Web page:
In a struggle to be happy and free

Drystone Wall

Category: int'l affairs Page 2 of 6

Passport address

Since I have moved, I’ve been all about letting the appropriate organizations know of my new address. The latest thing I realize that I need to update is my passport. To find out how to do this, I search Google for “canada passport” and then search for “address change” on the Passport Canada web site.

I eventually made my way to an FAQ that answers my question. I quote:

A change of address does not invalidate a passport. Please cross out the old address on page 4 and write the new one in the space above the old address. Do not use correction fluid. If the space in the passport is insufficient, write the new information on a separate piece of paper and insert it into the passport.

Simple enough! Wait. What? Cross out my old address and write the new one? Seriously? It sounds like I could have just made my passport myself. Jeez.

Hearing

At one point, he clambered on to the rubble of what is now a mass grave and, with one arm around a fireman’s shoulders, addressed the crowd of rescue workers through a loud hailer.

He said: “I want you all to know that America today is on bended knee in prayer for the people whose lives were lost here, and for the workers who work here, for the families who mourn.”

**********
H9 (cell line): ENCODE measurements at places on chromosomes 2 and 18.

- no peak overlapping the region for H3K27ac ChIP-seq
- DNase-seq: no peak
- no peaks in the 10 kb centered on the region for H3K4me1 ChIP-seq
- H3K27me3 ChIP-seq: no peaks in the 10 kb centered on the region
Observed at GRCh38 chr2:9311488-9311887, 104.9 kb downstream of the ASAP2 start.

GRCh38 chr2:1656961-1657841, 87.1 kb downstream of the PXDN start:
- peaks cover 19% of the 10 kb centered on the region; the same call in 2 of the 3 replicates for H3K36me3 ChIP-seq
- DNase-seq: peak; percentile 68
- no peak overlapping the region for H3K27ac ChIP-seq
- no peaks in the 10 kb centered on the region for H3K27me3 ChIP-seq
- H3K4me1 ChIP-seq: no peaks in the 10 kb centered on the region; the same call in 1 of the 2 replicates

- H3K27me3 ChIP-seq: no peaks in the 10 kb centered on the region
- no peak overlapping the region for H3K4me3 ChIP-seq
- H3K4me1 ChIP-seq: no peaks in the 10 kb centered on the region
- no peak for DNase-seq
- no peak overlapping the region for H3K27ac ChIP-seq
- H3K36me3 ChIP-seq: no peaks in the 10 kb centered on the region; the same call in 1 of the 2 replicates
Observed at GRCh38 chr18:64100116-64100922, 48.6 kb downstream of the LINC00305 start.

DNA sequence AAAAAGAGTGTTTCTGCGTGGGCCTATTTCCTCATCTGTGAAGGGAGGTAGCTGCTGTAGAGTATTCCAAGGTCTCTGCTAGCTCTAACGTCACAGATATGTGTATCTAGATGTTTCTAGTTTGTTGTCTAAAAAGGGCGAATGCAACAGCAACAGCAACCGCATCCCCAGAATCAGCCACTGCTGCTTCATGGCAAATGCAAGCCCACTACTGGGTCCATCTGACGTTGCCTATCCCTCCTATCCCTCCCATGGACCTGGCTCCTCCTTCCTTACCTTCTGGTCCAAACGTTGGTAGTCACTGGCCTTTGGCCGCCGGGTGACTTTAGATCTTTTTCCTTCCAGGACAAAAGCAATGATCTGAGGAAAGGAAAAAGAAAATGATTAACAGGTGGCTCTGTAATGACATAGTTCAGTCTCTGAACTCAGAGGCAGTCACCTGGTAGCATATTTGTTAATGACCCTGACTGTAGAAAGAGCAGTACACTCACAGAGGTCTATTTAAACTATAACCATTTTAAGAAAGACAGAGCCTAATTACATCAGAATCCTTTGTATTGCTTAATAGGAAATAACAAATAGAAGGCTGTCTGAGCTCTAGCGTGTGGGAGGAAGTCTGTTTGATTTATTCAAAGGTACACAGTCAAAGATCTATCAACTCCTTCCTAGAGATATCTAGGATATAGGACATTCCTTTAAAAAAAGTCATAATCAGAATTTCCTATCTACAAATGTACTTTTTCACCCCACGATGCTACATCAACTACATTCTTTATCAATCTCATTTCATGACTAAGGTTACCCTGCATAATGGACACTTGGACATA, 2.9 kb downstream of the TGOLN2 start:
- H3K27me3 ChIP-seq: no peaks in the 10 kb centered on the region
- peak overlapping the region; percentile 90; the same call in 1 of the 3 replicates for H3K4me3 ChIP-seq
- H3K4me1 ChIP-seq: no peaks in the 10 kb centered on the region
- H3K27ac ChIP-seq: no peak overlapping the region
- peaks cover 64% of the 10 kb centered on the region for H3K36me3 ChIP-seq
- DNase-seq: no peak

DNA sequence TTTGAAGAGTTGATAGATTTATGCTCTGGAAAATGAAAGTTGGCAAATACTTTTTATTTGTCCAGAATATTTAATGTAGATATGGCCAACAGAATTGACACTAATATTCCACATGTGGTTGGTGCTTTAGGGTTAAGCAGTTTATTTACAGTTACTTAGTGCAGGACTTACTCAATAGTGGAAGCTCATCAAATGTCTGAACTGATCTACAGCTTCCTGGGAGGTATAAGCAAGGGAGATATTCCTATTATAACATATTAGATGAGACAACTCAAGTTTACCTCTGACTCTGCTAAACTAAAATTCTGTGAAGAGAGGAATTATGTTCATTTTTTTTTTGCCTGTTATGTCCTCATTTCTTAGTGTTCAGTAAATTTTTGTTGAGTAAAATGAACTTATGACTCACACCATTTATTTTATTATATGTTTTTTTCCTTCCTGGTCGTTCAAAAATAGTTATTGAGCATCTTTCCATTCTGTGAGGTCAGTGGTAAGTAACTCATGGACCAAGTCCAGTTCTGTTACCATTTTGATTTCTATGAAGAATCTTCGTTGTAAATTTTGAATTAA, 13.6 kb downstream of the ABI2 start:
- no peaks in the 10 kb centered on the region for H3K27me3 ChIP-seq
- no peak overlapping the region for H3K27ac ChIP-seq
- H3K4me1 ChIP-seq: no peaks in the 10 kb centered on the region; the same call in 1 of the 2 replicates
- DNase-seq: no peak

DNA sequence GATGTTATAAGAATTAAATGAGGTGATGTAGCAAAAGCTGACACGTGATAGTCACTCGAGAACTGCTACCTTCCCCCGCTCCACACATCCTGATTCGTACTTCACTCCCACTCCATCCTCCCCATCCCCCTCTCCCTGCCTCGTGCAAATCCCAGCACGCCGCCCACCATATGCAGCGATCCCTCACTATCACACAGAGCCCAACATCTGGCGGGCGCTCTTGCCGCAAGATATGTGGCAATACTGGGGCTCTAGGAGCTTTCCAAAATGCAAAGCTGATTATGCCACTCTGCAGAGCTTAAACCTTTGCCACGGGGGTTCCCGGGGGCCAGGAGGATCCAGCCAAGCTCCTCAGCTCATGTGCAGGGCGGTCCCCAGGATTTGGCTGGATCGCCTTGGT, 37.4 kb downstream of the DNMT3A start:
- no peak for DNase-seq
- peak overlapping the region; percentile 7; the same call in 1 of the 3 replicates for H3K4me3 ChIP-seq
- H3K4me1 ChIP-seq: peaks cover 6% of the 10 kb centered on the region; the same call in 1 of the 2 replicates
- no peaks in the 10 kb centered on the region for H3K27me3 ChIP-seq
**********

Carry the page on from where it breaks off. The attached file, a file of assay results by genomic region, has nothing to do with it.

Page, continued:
One fireman shouted from the back of the crowd: “We can’t hear you”. The President replied: “Well, I can hear you.”

As the laughter subsided, Mr Bush added: “I hear you, the rest of the world hears you and the people who knocked these building down will hear all of us soon.”

By Philip Delves Broughton
The Telegraph, “The Rest of the World Hears You
September 15, 2001

There…I fixed it.

I read about the latest Special 301 Report issued by the Office of the United States Trade Representative. Briefly, the report puts Canada on the Priority Watch List, alongside other countries like China and Russia. The priority watch list is for the worst of the worst copyright offenders. But despite this report being issued by a government body, you can bet it’s merely a bullying tactic and the U.S. entertainment industry is behind it. Analysis comparing reality to their claims will show as much.

But they’re missing a blatantly obvious solution to the problem. I wrote to the Office of the United States Trade Representative in hopes that he’ll pass my idea along to the entertainment industry in his country:

Mr. Kirk, United States Trade Representative,